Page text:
a) BC Hydro isn’t supposed to import power from the U.S. (where sometimes it’s cheap),

    b) BC Hydro isn’t supposed to use Burrard Thermal.

    Note how it benefits IPPs is BC.

    Sec. 6
    (2) The authority (BC Hydro) must achieve electricity self-sufficiency by holding, by the year 2016 and each year after that, the rights to an amount of electricity that meets the electricity supply obligations (power sales) solely from electricity generating facilities (ie: IPPs), within the Province

    (a) assuming no more in each year than the heritage energy capability (BC Hydro dams), and

    (b) relying on Burrard Thermal for no energy and no capacity, except as authorized by regulation.

    http://www.bclaws.ca/civix/document/id/consol24/consol24/00_10022_01

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  4. More from the BC Clean Energy Act:

    Exempt projects, programs, contracts and expenditures
    7 (1) The authority (BC Hydro) is exempt from sections 45 to 47 and 71 of the Utilities Commission Act to the extent applicable, and from any other sections of that Act that the minister may specify by regulation, with respect to the following projects, programs, contracts and expenditures of the authority, as they may be further described by regulation:

    (a) the Northwest Transmission Line, a 287 kilovolt transmission line between the Skeena substation and Bob Quinn Lake, and related facilities and contracts;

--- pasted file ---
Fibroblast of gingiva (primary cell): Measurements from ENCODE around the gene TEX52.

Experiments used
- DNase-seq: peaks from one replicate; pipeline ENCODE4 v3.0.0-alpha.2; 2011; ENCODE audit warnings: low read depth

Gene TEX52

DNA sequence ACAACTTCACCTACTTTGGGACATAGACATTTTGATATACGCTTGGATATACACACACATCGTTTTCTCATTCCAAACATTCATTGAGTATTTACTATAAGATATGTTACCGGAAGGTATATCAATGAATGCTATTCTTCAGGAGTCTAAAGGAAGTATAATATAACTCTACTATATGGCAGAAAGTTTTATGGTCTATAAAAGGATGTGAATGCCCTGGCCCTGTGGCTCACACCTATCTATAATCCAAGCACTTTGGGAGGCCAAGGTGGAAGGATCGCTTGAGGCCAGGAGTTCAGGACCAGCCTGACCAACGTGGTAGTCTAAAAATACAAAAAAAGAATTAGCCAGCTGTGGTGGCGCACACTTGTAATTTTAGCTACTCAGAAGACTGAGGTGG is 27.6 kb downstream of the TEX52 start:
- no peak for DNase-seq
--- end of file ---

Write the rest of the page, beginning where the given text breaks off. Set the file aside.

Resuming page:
(b) Mica Units 5 and 6, a project to install two additional turbines and related works and equipment at Mica;

    (c) Revelstoke Unit 6, a project to install an additional turbine and related works and equipment at Revelstoke;

    (d) Site C, a project to build a third dam on the Peace River in northeast British Columbia to provide approximately

    (i) 4 600 gigawatt hours of energy each year, and

    (ii) 900 megawatts of capacity;

    (e) a bio-energy phase 2 call to acquire up to 1 000 gigawatt hours per year of electricity;

    (f) one or more agreements with pulp and paper customers eligible for funding under Canada’s Green Transformation Program under which agreement or agreements the authority acquires, in aggregate, up to 1 200 gigawatt hours per year of electricity;

    (g) the clean power call request for proposals, issued on June 11, 2008, to acquire up to 5 000 gigawatt hours per year of electricity from clean or renewable resources;

    (h) the standing offer program described in section 15;